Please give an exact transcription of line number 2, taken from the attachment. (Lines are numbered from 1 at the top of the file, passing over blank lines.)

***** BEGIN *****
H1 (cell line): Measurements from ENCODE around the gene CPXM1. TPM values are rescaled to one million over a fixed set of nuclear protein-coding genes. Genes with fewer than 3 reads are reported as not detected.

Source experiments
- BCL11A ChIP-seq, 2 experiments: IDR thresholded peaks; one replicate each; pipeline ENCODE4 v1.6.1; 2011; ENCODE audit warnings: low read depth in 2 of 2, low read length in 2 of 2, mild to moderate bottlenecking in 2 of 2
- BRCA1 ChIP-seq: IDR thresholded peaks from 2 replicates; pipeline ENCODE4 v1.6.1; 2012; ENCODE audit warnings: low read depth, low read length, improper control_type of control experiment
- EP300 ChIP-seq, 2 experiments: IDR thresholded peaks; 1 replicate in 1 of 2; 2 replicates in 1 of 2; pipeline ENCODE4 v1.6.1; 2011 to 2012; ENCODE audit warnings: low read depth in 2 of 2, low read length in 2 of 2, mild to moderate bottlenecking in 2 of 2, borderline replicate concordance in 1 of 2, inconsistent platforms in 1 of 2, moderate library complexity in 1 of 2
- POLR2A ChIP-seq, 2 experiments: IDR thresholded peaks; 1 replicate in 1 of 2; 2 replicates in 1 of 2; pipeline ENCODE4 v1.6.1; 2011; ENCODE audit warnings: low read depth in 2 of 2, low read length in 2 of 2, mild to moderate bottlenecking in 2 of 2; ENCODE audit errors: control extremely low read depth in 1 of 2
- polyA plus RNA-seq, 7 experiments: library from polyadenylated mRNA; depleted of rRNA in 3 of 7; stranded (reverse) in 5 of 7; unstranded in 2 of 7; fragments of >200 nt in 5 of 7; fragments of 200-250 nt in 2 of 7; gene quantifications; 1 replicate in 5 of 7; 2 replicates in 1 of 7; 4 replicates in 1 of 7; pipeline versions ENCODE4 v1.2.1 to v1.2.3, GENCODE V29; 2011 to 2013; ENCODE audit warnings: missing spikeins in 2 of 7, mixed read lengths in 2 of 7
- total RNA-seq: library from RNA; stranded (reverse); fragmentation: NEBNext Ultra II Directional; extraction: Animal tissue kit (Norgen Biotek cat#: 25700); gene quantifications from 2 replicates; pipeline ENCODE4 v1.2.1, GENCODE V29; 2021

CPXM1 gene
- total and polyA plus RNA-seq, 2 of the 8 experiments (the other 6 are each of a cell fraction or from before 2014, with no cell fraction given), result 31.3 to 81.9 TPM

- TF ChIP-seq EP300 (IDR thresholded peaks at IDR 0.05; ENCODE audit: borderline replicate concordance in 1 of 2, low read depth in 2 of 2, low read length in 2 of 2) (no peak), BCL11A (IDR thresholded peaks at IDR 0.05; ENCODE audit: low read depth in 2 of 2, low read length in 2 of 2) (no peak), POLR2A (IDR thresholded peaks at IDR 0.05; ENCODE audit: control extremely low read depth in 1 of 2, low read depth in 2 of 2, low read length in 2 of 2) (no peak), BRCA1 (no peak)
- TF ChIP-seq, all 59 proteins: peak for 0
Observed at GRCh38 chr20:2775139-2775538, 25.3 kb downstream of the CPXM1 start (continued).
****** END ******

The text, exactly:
Source experiments